Rocky Dawuni

Rocky Dawuni was born in 1969 and originally comes from the northern Yendi Dagbon
traditional area of Ghana but he was raised at Michel Camp Army Barracks near Accra, where his father was a sergeant.
He was influenced by the Hot Barrels army band. He attended the University of Ghana, where he studied psychology and philosophy. While still a student, he formed his fIrst reggae group, Local Crisis, in 1991.
ROcky later left for the USA and in 1996 he released his first album, ‘Movement’ followed by ‘Crusade’, which was recorded in Ghana as a tribute to the country’s 40th anniversary. It was released on Aquarian Records, a company run by his wife, Carey Sullivan, and by Rocky’s older brother, Bob Dawuni. Crusade was first performed at a special concert in Abidjan that also featured Steel Pulse, Rita Marley and Sister Carol. In 2000 Rocky made his first US tour, appearing at festivals, such as the Jazz and Reggae Festival and the 6th  Annual Sierra Nevada World Music Festival.
In 2001 Rocky released his third album, ‘Awakening’, at the Rocky Dawuni Reggae Sunsplash on Ghana’s Independence Day (March 6th ) to a crowd of 20,000 in Accra. Rocky Dawuni works with’ AfricaLive,’ an NGO that promotes live music in Ghana and supports music education in Ghanaian schools.

Kwadwo Julius Antwi Ghanaian reggae star

Kwadwo Antwi is popular for his romantic Twi songs, backed by a ‘lovers’ rock’ form of reggae (a romantic style of reggae popularised by Jamaican singer, Gregory Isaacs.). Kwadwo began his career in two early Ghanaian reggae bands of the 1970s: the Classic Handels and then the Classic Vibes. It was with the six-piece Classic Vibes band that he first left Ghanaian shores for Denmark and then Switzerland. Since then he has been partly based in Switzerland, where he has released a string of successful records and CDs. In fact
his wife is Swiss, and often sings chorus on his records.
Kwadwo’s first albums were ‘All I Need Is You’ and ‘Saman’ released in 1986 and 1987. During the 1990s Kwadwo produced many solo albums, such as ‘Akwanoma Anokye’ ‘Don’t Stop the Music’ and ‘Akuaba’, Every Christmas, he returns to Ghana to perform live at the National Theatre for his Ghanaian fans.

Nil Noi Nortey: Afro-jazz fusions

Nii Noi was born in Accra in 1953. In the 1980s he spent time in London, where he played saxophone with Dade Krama and the reggae band, Misty-In-Roots. In 1988 he returned to Ghana and in the 1990s he set upMau  Mau Musiki, consisting of traditional African flutes, hand-pianos flutes percussion instruments, wooden xylophones, blown conch-shells and double-reed North African al-gaita. The group worked with Ghanaba and in 1992 with the Pharoah Saunders Quintet. The group is now known as Muziki w’Afrika and plays a combination of traditional African music and free-jazz. NU Noi Nortey is also Director of the Anyah Arts Library in Accra, which has a wide collection of music, books and art pieces.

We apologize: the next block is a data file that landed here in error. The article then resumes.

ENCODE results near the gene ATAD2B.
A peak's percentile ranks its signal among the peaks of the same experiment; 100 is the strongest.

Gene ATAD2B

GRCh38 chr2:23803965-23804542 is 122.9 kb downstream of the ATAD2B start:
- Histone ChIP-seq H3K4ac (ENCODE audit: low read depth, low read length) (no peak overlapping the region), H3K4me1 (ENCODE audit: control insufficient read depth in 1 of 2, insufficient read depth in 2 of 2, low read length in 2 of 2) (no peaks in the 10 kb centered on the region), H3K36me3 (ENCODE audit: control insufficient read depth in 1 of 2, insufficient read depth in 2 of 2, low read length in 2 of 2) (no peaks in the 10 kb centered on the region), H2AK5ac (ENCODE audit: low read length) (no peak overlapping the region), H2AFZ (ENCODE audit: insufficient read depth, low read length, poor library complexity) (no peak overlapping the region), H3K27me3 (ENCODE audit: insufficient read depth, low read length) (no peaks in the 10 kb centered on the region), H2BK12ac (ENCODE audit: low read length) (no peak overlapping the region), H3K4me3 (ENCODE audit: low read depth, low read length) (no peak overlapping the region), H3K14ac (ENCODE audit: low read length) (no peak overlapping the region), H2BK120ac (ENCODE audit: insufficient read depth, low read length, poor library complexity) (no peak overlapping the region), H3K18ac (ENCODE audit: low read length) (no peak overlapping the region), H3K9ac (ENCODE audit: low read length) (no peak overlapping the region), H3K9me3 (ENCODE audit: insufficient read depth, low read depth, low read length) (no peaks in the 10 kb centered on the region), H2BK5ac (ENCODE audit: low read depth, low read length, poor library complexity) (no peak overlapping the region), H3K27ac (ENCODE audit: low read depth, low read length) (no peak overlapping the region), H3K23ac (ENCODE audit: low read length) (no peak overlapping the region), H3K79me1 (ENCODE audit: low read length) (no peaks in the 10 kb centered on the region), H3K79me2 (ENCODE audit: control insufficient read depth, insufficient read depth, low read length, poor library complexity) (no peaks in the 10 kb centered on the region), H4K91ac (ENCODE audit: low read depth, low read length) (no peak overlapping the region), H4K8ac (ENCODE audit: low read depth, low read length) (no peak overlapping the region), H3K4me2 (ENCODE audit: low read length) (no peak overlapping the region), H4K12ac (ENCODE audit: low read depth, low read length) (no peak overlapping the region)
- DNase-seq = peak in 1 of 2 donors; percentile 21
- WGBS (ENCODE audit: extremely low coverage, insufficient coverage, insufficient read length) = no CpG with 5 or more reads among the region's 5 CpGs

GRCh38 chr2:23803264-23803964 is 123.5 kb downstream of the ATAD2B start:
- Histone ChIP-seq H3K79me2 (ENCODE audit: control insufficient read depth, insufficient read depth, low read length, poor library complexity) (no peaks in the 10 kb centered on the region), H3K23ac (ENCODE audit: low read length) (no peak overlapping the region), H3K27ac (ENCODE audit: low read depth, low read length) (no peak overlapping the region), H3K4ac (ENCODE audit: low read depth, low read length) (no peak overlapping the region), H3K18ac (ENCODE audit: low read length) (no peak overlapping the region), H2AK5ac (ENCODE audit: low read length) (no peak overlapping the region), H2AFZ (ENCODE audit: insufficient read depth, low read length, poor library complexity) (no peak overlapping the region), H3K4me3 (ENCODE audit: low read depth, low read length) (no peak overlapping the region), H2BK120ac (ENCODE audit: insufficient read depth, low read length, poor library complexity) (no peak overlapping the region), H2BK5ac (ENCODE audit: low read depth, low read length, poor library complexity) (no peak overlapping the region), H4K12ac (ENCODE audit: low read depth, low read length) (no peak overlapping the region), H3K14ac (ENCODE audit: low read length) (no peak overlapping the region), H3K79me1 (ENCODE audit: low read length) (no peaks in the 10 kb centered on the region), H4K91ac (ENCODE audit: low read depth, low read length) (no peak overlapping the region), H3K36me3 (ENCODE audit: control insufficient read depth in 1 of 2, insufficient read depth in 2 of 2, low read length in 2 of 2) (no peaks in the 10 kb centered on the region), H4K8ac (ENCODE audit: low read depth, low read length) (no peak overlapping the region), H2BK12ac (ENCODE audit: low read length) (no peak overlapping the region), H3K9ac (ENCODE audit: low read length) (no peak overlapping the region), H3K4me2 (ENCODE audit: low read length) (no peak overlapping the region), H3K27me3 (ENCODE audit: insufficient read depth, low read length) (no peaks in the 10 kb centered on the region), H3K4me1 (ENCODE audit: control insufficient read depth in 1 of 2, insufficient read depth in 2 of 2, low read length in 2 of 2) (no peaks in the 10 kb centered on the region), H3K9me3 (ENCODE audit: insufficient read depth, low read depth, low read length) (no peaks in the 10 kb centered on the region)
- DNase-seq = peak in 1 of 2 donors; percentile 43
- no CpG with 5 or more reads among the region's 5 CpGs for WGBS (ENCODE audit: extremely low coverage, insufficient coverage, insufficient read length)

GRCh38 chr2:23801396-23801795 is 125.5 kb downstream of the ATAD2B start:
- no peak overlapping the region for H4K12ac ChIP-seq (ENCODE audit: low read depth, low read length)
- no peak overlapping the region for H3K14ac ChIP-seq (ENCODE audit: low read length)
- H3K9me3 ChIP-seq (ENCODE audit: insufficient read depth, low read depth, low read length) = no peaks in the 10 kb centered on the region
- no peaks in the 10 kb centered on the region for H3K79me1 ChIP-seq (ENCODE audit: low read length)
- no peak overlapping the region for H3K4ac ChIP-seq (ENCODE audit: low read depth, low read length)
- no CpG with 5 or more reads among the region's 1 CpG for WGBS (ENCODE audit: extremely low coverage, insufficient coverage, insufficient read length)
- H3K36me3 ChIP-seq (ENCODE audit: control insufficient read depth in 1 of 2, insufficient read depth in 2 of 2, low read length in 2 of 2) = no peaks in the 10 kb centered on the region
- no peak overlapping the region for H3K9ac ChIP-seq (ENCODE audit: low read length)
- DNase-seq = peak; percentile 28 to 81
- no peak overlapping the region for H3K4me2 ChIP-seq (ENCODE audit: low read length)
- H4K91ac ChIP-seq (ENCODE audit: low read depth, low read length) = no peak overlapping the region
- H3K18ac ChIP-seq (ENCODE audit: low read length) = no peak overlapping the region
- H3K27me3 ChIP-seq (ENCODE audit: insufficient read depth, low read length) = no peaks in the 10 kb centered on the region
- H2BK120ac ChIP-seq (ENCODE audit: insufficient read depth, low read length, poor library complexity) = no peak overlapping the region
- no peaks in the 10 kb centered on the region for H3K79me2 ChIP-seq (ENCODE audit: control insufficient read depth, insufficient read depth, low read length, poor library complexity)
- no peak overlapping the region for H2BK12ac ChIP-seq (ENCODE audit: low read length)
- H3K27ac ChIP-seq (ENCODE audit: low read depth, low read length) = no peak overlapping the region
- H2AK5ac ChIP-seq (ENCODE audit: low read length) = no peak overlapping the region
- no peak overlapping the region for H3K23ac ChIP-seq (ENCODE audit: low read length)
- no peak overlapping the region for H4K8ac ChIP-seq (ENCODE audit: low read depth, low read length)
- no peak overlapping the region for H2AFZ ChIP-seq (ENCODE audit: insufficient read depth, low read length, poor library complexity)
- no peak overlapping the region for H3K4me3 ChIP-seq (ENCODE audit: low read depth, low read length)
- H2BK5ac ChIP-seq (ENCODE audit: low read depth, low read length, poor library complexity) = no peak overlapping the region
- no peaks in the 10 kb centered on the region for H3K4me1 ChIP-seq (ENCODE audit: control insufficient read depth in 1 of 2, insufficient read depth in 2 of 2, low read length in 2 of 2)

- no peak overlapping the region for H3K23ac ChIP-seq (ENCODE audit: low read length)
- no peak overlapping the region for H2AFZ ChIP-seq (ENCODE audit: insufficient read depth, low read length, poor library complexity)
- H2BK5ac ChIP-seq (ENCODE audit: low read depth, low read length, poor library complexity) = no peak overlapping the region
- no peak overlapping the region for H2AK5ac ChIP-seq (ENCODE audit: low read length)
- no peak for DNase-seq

Nana Danso Abiam & the Pan African Orchestra

Danso Abiam, who was trained at a French music conservatory, taught at the University of Ghana from 1979-1984, and while there, he devised a chromatic fingering system for the local atenteben bamboo flute. He was later selected as Director of Ghana’s National Symphony Orchestra.

He founded the 48-piece Pan-African Orchestra (PAO) in 1988 to develop an Afro-centric system of making symphonic music. It uses solely African instruments, which are organized into symphonic-like sections and led by a conductor (i.e Nana Danso). Its creations are presented in an artistic, rather than dance music, context. The orchestra’s repertoire includes Nana’s own compositions and his arrangements of traditional songs,
as well as highlife, Afro-rock and Fela-Kuti’ s Afro-beat, After performing at the 1994 World Music and Dance (WOMAD) festival in Britain, the orchestra recorded at Peter Gabriel’s Real World Studio in the west of England. In 1996 the resulting CD entitled ‘Opus One’ went to the top of the international New World Music Charts for six weeks.
In 2001 and in collaboration with the UK-based dance company,Adzido, the PAO toured the UK with the musical play’ YaaAsantewaa – Warrior Queen’ written by Ghanaian Margaret Busby and directed by West Indian Geraldine O’Connor. In 2003 the PAO collaborated with the Nigerian Kora player, Tunde Jegede. Nana Danso’s current project is to establish
an international conservatory of African music.

Saka Acquaye: ‘Grand Old Man’ of the Ghanaian arts

Saka is a well-known Ghanaian musician, sculptor and dramatist, who was born in Accra in 1923. He learned to play saxophone in the 1950s and was Tempos highlife dance band. Saka helped King Bruce found the Black Beats highlife dance band in 1952. He left for the United States to do further art studies and while in Philadelphia he formed the West African Ensemble that made an album.
Saka returned to Ghana in 1961 and formed the African Tones band and dance group that toured Russia. He was appointed as Head of the Arts Council from 1968-72 and during that period, his musical play, “The Lost Fishermen” was produced and the popular Saturday Anansekrom (variety) programs were initiated.
In the early 1970s Saka discovered Nii Ashitey’s talented Ga group, Wulomei, and he and Kwadwo Donkor helped produce the group’s first record ‘Walatu Walasa ‘, Saka was also involved as one of the Ghana organizers of the ‘Soul to Soul’ concert at Black Star Square in 1971 that brought many top American acts to Ghana, including Wilson Pickett, the Voices of East Harlem, the Staple Singers, Ike & Tina Turner, Roberta Flack, Les McCann, Eddie Harris and Santana.

Otoo Lincoln: Creator of Kpanlogo